Posts Tagged ‘Emergent’

I would like to consider myself a reasonably avid reader – although I would honestly like to be an even more avid reader if it were not for the Siren’s song that is the Daily Show/Colbert Report duo which ensnares me nightly – that tries to read things that will challenge my ways of thinking so I will continue to grow as a person.  In that pursuit I have read a lot of ministry related books by ministry related authors that a number of others in my circles would probably like declared anathema.  Fitting squarely into that category are the many works I have read, owned, and loved by Brian McLaren.  While I served on the Board for Faith and Life for the Mennonite Brethren Conference of Saskatchewan I received at least a few requests for his books to be banned from our church libraries altogether – requests which I was quite firmly against.

I can not say that I have read everything that he has written, but I’ve read at least seven or eight different books he has penned in his writing career and have been challenged and pushed to be better by all of them.  I deeply appreciate his heart for bringing Christianity to the world we now live in and attempting to frame it in terms that are meaningful and bring the God’s story to a world that needs him deeply.  I will not question or try to besmirch the man’s character or intentions for a moment.  I think he is truly doing and teaching what he believes to be true and right.  For years I have enjoyed being challenged by his often purposely ambiguous forays into questioning commonly and traditionally held views of the Christian faith.  I have spent hours and hours defending his work and assertions with friends and strangers, and that makes this all the more difficult because his new book A New Kind of Christianity has broken and is breaking my heart.

Many of his previous books were notorious for their ambiguity on a number of subjects, many of the most popular of his works being written in a kind of pseudo-fictional style allowing him to broach subjects thought untouchable without coming out and directly asserting anything.  This was great for starting discussions – which I believe was his real aim – but was not as great for helping people to clearly understand what he was actually trying to get at at times.  A New Kind of Christianity is an attempt to get past the murkiness and state exactly what he thinks the real discussions need to center around as the faith moves forward.  I will not try to get to everything that I have real concerns and heartaches over to this point as they would be far too numerous to get to here (I’m actually keeping them in a file that I plan on mailing to him in a letter once I’ve finished the book completely.) so I will suffice it to say that he has succeeded in confirming a number the worst case scenarios of his version of Christianity that I had maybe naively denying would be the case.  Whether it is his view of the nature of God, Jesus, Scripture, or even the over arching narrative of God’s story as a whole many of my biggest concerns have been confirmed instead of laid to rest.  If you want to discuss things more in depth, read the book and we will get together a book club of sorts.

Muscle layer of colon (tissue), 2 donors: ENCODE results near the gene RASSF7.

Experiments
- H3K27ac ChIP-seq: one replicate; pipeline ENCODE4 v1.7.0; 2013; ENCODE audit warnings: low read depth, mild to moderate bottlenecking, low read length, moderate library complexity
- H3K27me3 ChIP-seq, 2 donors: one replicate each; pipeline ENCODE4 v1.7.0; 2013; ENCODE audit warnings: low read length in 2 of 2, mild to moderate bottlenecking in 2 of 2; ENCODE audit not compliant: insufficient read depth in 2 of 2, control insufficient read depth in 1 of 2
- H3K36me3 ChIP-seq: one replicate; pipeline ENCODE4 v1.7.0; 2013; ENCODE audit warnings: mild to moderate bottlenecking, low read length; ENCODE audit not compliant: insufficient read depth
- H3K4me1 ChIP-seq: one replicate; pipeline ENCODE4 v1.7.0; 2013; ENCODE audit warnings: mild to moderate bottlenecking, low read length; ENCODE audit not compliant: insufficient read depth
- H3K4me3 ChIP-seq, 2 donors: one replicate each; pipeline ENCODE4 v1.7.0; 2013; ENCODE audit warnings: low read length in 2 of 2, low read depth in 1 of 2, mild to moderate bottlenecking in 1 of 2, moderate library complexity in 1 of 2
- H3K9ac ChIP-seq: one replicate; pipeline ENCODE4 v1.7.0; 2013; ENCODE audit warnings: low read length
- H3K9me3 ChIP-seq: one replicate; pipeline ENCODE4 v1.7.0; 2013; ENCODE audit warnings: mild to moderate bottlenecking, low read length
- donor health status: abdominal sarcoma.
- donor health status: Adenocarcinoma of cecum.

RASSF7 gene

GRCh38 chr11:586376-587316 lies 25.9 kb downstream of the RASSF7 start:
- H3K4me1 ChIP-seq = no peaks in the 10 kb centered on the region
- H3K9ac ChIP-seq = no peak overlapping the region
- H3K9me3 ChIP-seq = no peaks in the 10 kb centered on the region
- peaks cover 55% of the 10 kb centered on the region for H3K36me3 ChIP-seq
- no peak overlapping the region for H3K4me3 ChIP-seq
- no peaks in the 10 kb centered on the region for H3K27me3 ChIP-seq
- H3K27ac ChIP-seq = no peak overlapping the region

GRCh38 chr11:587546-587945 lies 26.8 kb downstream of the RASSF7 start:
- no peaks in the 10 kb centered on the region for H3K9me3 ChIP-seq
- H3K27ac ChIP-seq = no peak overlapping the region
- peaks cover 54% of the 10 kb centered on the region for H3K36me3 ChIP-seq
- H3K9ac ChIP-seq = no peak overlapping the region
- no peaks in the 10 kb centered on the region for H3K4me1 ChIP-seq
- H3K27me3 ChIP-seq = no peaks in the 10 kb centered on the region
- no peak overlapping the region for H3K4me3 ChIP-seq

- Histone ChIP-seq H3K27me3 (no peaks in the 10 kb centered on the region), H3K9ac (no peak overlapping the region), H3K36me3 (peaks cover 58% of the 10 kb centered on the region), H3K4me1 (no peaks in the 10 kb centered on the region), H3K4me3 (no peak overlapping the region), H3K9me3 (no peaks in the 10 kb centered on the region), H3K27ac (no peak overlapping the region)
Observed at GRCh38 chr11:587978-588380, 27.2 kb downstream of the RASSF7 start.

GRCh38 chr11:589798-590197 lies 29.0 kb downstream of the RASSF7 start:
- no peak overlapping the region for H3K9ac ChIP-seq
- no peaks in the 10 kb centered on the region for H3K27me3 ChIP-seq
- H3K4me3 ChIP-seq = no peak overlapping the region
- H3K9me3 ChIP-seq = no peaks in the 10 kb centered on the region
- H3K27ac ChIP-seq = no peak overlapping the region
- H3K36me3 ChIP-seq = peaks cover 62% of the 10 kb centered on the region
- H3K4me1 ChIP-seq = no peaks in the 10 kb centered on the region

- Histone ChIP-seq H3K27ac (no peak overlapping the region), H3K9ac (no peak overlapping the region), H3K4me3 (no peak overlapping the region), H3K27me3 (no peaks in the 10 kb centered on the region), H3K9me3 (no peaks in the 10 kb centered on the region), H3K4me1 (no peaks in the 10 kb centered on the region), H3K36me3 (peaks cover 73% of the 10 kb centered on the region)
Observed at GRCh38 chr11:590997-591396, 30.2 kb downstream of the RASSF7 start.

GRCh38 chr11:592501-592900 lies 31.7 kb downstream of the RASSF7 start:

I want to love you as a brother in Christ, but the version of the faith you are espousing in this book is looking less and less like a faith I can accept as being faithful to Jesus or the story of God I believe is revealed in Scripture through the Holy Spirit by the page and chapter.  I promise I will write you to let you know everything I am struggling with, and I will still listen to you into the future, but your version of Christianity is look less and less like a viable answer to the problems our faith faces in this world.  I love your heart for people, ministry, mission and desire for truth, but the God you seem to be following is looking less and less like the one I do or could follow.

Sadly yours,


The Great Emergence: How Christianity is Changing and Why

The Great Emergence: How Christianity is Changing and Why by Phyllis Tickle

My review

rating: 4 of 5 stars
Whether you like Emerging/Emergent church stuff this book makes a very clear case exactly where it has come from historically, theologically, and sociologically. It makes a very clear and fairly fact based argument that we shouldn’t be surprised by the rise of emerging/Emergent Christianity and shouldn’t expect it to just go away. Well worth the read if for no other reason than to see where we’ve come from as a church, where we are, and where we might be heading to.

View all my reviews.